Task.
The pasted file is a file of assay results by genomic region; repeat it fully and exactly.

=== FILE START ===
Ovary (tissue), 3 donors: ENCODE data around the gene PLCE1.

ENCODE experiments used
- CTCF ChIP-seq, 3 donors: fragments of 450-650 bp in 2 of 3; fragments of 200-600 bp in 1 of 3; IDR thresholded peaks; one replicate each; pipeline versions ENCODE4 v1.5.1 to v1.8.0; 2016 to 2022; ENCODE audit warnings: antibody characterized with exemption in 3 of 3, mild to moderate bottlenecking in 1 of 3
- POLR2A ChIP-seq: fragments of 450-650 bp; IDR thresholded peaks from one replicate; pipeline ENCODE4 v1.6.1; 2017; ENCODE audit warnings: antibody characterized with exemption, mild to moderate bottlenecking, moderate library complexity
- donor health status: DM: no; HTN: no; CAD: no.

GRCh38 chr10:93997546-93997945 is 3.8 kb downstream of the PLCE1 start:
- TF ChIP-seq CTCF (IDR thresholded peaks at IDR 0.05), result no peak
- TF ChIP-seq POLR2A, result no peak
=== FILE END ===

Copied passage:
Ovary (tissue), 3 donors: ENCODE data around the gene PLCE1.

ENCODE experiments used
- CTCF ChIP-seq, 3 donors: fragments of 450-650 bp in 2 of 3; fragments of 200-600 bp in 1 of 3; IDR thresholded peaks; one replicate each; pipeline versions ENCODE4 v1.5.1 to v1.8.0; 2016 to 2022; ENCODE audit warnings: antibody characterized with exemption in 3 of 3, mild to moderate bottlenecking in 1 of 3
- POLR2A ChIP-seq: fragments of 450-650 bp; IDR thresholded peaks from one replicate; pipeline ENCODE4 v1.6.1; 2017; ENCODE audit warnings: antibody characterized with exemption, mild to moderate bottlenecking, moderate library complexity
- donor health status: DM: no; HTN: no; CAD: no.

GRCh38 chr10:93997546-93997945 is 3.8 kb downstream of the PLCE1 start:
- TF ChIP-seq CTCF (IDR thresholded peaks at IDR 0.05), result no peak
- TF ChIP-seq POLR2A, result no peak